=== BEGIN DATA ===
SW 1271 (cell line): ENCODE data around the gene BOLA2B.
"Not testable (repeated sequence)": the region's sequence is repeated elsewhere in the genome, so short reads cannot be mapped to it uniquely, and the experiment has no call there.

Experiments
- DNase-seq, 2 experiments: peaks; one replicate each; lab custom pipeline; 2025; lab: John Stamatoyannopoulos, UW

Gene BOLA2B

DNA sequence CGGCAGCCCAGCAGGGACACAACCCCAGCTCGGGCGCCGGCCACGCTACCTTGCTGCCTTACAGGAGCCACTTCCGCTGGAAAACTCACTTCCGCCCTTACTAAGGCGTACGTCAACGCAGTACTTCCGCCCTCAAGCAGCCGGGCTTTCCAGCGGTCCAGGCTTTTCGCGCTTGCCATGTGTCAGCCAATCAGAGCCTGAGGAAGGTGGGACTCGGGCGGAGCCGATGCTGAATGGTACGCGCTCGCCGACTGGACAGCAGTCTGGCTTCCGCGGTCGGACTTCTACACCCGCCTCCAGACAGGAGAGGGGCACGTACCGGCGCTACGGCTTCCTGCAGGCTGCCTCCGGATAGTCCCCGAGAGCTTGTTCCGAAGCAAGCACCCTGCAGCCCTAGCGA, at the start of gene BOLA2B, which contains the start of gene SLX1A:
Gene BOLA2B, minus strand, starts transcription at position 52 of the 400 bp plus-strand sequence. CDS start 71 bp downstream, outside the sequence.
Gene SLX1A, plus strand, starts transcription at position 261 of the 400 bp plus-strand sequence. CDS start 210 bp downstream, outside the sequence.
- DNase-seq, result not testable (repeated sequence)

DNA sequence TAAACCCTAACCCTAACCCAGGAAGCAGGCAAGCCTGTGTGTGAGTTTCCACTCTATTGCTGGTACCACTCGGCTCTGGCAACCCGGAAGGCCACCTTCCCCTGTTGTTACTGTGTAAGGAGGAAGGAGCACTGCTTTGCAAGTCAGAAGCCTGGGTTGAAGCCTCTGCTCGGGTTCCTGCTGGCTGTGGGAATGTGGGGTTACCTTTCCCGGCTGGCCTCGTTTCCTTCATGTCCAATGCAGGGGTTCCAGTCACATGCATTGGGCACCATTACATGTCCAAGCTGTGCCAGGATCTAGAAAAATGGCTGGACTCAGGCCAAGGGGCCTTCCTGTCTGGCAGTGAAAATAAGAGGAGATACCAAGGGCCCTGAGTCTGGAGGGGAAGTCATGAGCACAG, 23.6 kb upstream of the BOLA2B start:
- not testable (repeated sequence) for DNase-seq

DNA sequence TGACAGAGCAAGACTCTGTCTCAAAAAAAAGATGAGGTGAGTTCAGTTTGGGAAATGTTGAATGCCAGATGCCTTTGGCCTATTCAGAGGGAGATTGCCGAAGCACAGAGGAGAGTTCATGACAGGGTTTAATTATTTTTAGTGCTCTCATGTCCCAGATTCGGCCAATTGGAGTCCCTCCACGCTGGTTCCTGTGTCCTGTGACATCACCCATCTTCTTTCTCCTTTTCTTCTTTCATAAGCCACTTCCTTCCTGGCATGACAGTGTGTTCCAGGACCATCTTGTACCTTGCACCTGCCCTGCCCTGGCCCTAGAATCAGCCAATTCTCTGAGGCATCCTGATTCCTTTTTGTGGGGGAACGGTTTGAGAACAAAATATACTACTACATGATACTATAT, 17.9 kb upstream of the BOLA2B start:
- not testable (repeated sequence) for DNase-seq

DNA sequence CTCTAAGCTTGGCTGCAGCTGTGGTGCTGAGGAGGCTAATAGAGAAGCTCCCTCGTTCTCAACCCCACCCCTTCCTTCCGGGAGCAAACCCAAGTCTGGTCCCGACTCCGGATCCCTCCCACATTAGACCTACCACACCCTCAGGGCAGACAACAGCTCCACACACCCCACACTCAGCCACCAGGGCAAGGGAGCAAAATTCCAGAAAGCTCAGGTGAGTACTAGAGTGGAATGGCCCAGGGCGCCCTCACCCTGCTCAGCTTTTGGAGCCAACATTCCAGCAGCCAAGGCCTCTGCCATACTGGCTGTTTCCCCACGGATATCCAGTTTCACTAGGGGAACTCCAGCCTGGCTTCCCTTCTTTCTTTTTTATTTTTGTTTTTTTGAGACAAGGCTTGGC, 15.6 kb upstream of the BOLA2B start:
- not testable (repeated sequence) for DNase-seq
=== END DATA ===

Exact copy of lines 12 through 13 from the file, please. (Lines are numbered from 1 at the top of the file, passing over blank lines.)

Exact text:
DNA sequence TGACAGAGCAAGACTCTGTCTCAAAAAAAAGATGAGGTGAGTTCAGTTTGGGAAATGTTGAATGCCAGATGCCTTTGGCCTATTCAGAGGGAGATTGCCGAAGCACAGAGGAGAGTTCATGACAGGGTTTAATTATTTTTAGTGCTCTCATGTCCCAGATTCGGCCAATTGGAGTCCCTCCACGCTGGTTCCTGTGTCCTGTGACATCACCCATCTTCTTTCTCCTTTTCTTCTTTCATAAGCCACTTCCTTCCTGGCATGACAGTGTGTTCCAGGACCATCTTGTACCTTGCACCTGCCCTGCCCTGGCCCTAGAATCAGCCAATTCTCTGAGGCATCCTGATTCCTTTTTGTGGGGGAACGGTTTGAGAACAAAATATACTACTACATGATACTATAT, 17.9 kb upstream of the BOLA2B start:
- not testable (repeated sequence) for DNase-seq